Over the past decade India and Russia have largely transformed their multi-billion-dollar defence interaction from a buyer-seller relationship to joint development of high-end technologies. While 10 years ago the bulk of defence deals were off-the-shelf purchases of Russian hardware, today a half all Indo-Russian defence projects involve joint designing and manufacture of advanced weapon platforms.
Two thrust-area projects discussed at the 10th IRJGC-MTC will define the agenda of Indo-Russian defence cooperation in the years to come: the fifth-generation fighter aircraft (FGFA) and a multi-role medium transport aircraft (MTA).
The two countries have finalised a preliminary design contract for FGFA which is expected to be signed during President Dmitry Medvedev’s visit to India in December.
The FGFA will become India’s biggest-ever defence project. The IAF plans to acquire 250 to 300 5th-generation stealth fighters. They will give the IAF unquestionable air supremacy in Asia, according to defence experts. The FGFA is tipped to be superior to the comparable F-22 Raptor while costing just over half the price of the American 5th-generation plane.
The FGFA is the first truly joint aviation project. India will contribute about 30 percent of the plane’s total design by providing composite material components, some avionics, electronic warfare systems and cockpit displays. Indian designers will also be responsible for re-modeling Russia’s single-seat fighter into a two-seater version for the IAF.
The MTA project got the final go-ahead at the 10th IRIGC-MTS session with the signing of a shareholding agreement providing for a 50-percent contribution of each side to the plane’s cost and development. It is the first Indo-Russian project where India will be involved right at the drawing-board stage. The 20-tonne MTA will not only give the Indian and Russian air forces a new workhorse, but at a later stage will also be modified into a passenger aircraft of a 100-seat capacity.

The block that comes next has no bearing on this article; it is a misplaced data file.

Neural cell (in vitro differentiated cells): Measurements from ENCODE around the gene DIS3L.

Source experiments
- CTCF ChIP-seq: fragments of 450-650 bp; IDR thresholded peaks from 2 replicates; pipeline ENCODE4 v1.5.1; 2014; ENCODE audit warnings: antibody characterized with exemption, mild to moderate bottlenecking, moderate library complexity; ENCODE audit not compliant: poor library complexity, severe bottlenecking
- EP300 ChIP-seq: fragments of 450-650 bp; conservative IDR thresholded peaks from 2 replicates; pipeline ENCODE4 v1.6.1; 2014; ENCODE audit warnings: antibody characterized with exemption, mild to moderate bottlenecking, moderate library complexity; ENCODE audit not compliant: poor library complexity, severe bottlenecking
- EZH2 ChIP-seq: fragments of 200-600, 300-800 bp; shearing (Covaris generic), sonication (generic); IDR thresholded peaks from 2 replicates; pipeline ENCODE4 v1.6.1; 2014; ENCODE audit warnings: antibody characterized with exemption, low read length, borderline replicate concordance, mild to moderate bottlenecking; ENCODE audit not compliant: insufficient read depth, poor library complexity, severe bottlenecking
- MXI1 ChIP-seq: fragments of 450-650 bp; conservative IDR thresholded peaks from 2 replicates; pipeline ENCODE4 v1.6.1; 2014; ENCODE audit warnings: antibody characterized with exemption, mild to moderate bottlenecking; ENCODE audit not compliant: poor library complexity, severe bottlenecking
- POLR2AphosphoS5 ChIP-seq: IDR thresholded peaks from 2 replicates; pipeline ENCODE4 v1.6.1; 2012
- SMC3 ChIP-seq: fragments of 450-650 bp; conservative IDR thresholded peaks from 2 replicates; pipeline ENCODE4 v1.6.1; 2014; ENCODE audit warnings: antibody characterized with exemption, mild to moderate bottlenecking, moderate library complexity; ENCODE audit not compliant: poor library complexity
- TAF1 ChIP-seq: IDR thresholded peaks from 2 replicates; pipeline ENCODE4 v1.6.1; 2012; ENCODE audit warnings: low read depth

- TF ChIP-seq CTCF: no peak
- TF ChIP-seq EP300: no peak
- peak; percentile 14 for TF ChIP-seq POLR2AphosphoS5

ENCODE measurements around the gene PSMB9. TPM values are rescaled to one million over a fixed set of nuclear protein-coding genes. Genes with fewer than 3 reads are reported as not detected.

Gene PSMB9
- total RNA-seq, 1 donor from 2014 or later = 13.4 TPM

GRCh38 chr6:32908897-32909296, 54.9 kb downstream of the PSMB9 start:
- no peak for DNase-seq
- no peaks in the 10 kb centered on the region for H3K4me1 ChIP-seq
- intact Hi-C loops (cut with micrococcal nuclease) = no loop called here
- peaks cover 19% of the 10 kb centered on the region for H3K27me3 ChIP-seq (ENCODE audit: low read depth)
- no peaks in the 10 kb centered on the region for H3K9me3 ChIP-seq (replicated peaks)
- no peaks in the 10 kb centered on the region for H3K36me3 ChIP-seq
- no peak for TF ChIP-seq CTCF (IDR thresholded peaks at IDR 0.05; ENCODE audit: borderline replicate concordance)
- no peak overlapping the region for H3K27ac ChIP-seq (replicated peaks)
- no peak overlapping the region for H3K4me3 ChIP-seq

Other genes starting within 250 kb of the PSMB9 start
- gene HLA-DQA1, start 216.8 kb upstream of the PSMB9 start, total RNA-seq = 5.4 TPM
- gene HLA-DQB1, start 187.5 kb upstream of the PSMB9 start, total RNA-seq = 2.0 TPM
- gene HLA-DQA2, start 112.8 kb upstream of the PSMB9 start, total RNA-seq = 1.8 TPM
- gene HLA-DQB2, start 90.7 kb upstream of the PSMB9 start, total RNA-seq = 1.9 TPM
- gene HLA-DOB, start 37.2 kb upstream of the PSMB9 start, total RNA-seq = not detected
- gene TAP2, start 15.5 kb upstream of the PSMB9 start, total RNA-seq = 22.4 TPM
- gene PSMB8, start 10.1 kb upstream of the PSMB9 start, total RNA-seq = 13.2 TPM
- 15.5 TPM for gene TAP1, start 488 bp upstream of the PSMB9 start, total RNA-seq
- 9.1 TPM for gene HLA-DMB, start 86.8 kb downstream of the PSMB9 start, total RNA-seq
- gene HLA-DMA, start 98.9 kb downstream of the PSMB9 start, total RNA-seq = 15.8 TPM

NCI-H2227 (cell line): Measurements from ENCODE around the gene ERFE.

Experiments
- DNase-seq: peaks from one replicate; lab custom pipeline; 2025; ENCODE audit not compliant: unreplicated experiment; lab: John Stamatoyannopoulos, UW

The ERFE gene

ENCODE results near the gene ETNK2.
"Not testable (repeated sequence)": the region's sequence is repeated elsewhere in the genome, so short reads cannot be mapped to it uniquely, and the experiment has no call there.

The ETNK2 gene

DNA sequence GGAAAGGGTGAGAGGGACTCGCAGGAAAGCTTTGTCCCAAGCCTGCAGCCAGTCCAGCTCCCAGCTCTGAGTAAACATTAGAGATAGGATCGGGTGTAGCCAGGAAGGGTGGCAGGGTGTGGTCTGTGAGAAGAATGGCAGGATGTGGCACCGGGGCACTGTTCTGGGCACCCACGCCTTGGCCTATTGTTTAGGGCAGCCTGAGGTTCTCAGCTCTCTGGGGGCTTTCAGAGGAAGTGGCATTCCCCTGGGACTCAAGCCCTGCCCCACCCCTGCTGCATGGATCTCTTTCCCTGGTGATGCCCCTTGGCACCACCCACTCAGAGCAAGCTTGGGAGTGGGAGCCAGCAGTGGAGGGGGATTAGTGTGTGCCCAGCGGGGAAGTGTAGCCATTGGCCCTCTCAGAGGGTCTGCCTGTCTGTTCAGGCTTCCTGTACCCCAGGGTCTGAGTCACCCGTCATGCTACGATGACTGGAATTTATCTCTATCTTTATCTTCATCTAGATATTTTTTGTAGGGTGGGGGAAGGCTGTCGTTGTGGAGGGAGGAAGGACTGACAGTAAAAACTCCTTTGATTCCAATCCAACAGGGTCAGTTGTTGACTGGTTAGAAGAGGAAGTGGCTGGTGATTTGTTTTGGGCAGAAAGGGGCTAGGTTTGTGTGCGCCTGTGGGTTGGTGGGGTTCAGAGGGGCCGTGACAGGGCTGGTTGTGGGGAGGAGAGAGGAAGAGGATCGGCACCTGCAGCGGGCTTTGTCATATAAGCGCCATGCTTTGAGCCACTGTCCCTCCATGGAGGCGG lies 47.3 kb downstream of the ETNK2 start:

“In the coming 10 years, the FGFA and MTA projects will be the flagship programmes in Indo-Russian defence cooperation,” Defence Minister A. K. Antony said after co-chairing the 10th IRIGC-MTC with his Russian counterpart Anatoly Serdyukov. He praised the two projects as “shining examples of defence cooperation between the two countries.”
Russia, which heavily dominated the Indian defence market for the past 50 years, today faces strong competition from leading arms exporters – the United States, Israel, France and other European countries. Russia is also criticised for delayed deliveries, cost escalations and inadequate product support. Mr. A. K. Antony flagged India’s concerns at his talks with Mr. Serdyukov, who promised to take the matter under his personal control.
However, Russia has one crucial advantage over its Western rivals: it is willing to share with India any defence technologies requested by the India.
“There are things that we can get only from Russia. No one else would give them to us,” Indian military diplomats in Moscow admit.
Next March, for instance, India will get the Nerpa nuclear-powered submarine from Russia on a 10-year lease. It will help the Indian Navy train the crew for its first indigenously built nuclear submarine, INS Arihant, whose design is also based on Russian Akula-class submarines.
The FGFA project is another example of the unique nature of Indo-Russia defence cooperation. It will propel India into the exclusive club of global powers – the U.S., Russia and China, who have or will have in the foreseeable future the capability to build the 5th-generation fighter aircraft.
“Russia does not have, nor will ever have in the future, any restrictions on the supply of most cutting-edge military technologies to India, because it is in Russia’s national interests to see India as a strong regional and global military power,” said Ruslan Pukhov, head of the Moscow-based Centre for Analysis of Strategies and Technologies (CAST).
India is the only country with which Russia has a long-term programme of defence cooperation. Last year the Defence Ministries of the two countries approved a second 10-year programme till 2020, which envisiouns about 200 joint projects in aviation, shipbuilding, armour and missile technologies.
Geopolitical considerations, as well as growing international competition may prompt Russia to further expand its defence cooperation with India into the sphere of strategic technologies, such as nuclear submarines and delivery systems, Russian experts said.
“India’s de-facto joining of the nuclear club makes international restrictions on the transfer of strategic weapon technologies to it pointless,” Mr. Makienko said. “Russia will have no rivals in such technologies on the Indian market.”
In coming years India will remain Number 1 destination for Russian defence sales, according to the Russian Centre for Analysis of International Weapons Trade (CAIWT).
“In 2010-2013 India will account for 54.4 percent of Russian weapons exports estimated at over $15 billion,” the CAIWT said.
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